نتیجه گیری انگلیسی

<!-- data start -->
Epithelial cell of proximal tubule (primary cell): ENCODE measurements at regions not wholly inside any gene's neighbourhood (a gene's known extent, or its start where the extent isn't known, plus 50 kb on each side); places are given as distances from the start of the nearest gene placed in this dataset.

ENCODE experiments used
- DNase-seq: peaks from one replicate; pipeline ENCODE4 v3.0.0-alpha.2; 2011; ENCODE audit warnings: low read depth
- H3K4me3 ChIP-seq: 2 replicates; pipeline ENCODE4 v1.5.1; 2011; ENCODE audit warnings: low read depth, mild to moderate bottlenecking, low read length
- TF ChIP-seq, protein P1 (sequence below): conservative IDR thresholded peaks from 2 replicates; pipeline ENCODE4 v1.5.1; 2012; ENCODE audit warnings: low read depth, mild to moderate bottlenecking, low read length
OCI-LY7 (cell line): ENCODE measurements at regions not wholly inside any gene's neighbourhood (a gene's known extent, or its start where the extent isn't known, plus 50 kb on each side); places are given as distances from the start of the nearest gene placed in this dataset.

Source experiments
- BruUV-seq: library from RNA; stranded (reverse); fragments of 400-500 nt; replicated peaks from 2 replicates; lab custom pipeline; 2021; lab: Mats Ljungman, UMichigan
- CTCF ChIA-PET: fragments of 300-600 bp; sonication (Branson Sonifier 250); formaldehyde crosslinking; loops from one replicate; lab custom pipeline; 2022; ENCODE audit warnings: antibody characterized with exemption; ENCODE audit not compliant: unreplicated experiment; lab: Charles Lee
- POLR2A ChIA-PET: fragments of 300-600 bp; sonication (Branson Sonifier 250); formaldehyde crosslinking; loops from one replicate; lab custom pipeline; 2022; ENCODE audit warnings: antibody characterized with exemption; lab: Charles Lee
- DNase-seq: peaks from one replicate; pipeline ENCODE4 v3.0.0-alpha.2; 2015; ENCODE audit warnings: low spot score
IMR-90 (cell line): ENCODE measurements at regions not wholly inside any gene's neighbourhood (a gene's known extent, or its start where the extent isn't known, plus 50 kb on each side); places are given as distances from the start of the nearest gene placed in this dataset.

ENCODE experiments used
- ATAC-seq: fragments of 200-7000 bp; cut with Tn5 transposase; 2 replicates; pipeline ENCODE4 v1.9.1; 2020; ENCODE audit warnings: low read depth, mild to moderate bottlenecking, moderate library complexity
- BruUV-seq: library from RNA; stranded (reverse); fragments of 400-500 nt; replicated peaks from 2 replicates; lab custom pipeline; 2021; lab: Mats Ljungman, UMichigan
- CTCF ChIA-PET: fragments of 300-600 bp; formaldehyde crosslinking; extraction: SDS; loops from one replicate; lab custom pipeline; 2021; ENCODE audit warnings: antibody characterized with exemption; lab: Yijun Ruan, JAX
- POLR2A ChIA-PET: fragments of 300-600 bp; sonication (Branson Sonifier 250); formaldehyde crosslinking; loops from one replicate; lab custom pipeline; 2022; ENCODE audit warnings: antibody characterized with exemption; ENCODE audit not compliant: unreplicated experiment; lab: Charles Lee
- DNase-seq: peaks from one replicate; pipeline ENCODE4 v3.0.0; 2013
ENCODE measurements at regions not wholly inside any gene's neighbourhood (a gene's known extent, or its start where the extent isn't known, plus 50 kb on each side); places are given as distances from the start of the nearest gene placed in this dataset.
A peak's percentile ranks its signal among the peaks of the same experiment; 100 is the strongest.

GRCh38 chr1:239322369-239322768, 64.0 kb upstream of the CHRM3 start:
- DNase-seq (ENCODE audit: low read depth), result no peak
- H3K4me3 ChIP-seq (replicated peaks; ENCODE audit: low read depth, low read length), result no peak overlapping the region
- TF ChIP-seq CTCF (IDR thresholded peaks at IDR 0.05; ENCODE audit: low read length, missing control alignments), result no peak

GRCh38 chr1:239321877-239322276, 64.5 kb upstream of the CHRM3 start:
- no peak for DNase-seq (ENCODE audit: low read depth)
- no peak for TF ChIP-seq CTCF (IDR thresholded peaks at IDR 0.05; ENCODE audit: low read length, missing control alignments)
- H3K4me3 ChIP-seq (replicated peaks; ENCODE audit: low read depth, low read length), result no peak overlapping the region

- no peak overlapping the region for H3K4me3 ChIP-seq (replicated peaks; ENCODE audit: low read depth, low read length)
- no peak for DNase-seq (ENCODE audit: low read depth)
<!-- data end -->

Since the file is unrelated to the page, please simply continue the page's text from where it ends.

This paper has investigated the credit channel of the monetary transmission mechanism through credit card usage in a small open economy, Turkey, which has adopted an implicit inflation-targeting regime in 2002 and shifted to explicit an inflation-targeting regime in 2006. It has been shown that credit card usage has an increasing effect on inflation rates through time; this suggests that there will be a necessity of a monetary policy that will focus more on credit card market in the future. The comparison of implicit and explicit inflation-targeting regimes shows that the output has become more stable, while inflation rate has become less stable and started being affected more by domestic and foreign shocks during the latter. Since the explicit inflation-targeting regime also includes the recent global financial crisis that has started in 2007, these results suggests that the Turkish economy has been mostly exposed to nominal, rather than real, changes during the crisis period. Although this is an indicator of a successfully conducted policy, it raises precautionary concerns for the future as such nominal changes in the current economy may start leading to negative real effects after the crisis period will be over and the global economy will recover. The results of this paper also have an important policy implication: both the credit view (through credit cards) and the monetary view (through short-term interest rates) seem to be more important during high inflationary episodes for the real side of the economy. When one compares the credit view with the money view, the former seems to be more effective on the real economy during both implicit and explicit inflation-targeting periods (i.e., this last result is independent of the level of inflation). From a policy maker's point of view, this suggests that there is an increasing necessity for considering the credit channel of monetary policy transmission through credit cards. Nevertheless, the results of this paper are not without caveats: (i) this paper focuses on the credit channel through credit cards of which movements may not reflect the developments in the overall credit market; (ii) the empirical evidence is from a small open economy; hence, the results may be reflecting some country specifics; (iii) the sample period is restricted to (either implicit or explicit) inflation-targeting period due to the lack of data; comparing the inflation-targeting period with the pre-inflation-targeting period might provide more interesting results for the success of the inflation-targeting regime and its relation with the credit channel; (iv) although the sample period covers most of the recent financial crisis that has started through the end of 2007, the post-crisis period (and, thus, future international shocks through the global economy) is not certain yet; more data are necessary from the future. Focusing on these details is out of the scope of this paper; nevertheless, such extensions, especially analyzing other countries if high-quality monthly data as in this paper will be available, are possible topics of future research.